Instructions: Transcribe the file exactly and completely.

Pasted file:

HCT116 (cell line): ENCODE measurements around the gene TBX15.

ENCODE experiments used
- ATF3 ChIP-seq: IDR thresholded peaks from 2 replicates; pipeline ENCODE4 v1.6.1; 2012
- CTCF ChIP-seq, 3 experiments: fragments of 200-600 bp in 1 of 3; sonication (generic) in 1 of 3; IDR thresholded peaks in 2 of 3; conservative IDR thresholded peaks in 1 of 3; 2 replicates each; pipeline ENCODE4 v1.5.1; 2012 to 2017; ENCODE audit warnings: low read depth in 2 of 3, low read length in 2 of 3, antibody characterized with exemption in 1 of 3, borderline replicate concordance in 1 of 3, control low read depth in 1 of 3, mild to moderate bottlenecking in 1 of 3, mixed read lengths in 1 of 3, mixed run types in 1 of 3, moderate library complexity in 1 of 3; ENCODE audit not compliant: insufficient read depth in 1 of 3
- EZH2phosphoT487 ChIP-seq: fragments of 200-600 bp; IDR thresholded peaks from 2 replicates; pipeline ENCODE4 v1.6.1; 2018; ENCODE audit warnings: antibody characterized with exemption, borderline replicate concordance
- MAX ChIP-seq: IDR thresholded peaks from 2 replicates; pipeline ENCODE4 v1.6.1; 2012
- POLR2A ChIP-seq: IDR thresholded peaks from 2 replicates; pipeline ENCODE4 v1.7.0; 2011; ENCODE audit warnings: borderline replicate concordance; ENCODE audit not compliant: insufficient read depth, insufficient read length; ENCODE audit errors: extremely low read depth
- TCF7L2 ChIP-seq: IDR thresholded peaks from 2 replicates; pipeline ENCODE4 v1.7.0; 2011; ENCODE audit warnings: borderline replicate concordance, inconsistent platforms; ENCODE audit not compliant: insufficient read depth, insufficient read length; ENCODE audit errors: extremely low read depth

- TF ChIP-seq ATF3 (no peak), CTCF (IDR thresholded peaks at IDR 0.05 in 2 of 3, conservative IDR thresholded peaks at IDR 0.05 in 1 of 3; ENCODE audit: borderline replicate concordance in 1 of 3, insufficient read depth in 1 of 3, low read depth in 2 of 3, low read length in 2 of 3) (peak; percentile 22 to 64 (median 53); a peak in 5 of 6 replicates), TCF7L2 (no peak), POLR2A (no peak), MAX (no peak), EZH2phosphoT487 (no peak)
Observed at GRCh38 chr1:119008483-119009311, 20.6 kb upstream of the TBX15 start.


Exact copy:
HCT116 (cell line): ENCODE measurements around the gene TBX15.

ENCODE experiments used
- ATF3 ChIP-seq: IDR thresholded peaks from 2 replicates; pipeline ENCODE4 v1.6.1; 2012
- CTCF ChIP-seq, 3 experiments: fragments of 200-600 bp in 1 of 3; sonication (generic) in 1 of 3; IDR thresholded peaks in 2 of 3; conservative IDR thresholded peaks in 1 of 3; 2 replicates each; pipeline ENCODE4 v1.5.1; 2012 to 2017; ENCODE audit warnings: low read depth in 2 of 3, low read length in 2 of 3, antibody characterized with exemption in 1 of 3, borderline replicate concordance in 1 of 3, control low read depth in 1 of 3, mild to moderate bottlenecking in 1 of 3, mixed read lengths in 1 of 3, mixed run types in 1 of 3, moderate library complexity in 1 of 3; ENCODE audit not compliant: insufficient read depth in 1 of 3
- EZH2phosphoT487 ChIP-seq: fragments of 200-600 bp; IDR thresholded peaks from 2 replicates; pipeline ENCODE4 v1.6.1; 2018; ENCODE audit warnings: antibody characterized with exemption, borderline replicate concordance
- MAX ChIP-seq: IDR thresholded peaks from 2 replicates; pipeline ENCODE4 v1.6.1; 2012
- POLR2A ChIP-seq: IDR thresholded peaks from 2 replicates; pipeline ENCODE4 v1.7.0; 2011; ENCODE audit warnings: borderline replicate concordance; ENCODE audit not compliant: insufficient read depth, insufficient read length; ENCODE audit errors: extremely low read depth
- TCF7L2 ChIP-seq: IDR thresholded peaks from 2 replicates; pipeline ENCODE4 v1.7.0; 2011; ENCODE audit warnings: borderline replicate concordance, inconsistent platforms; ENCODE audit not compliant: insufficient read depth, insufficient read length; ENCODE audit errors: extremely low read depth

- TF ChIP-seq ATF3 (no peak), CTCF (IDR thresholded peaks at IDR 0.05 in 2 of 3, conservative IDR thresholded peaks at IDR 0.05 in 1 of 3; ENCODE audit: borderline replicate concordance in 1 of 3, insufficient read depth in 1 of 3, low read depth in 2 of 3, low read length in 2 of 3) (peak; percentile 22 to 64 (median 53); a peak in 5 of 6 replicates), TCF7L2 (no peak), POLR2A (no peak), MAX (no peak), EZH2phosphoT487 (no peak)
Observed at GRCh38 chr1:119008483-119009311, 20.6 kb upstream of the TBX15 start.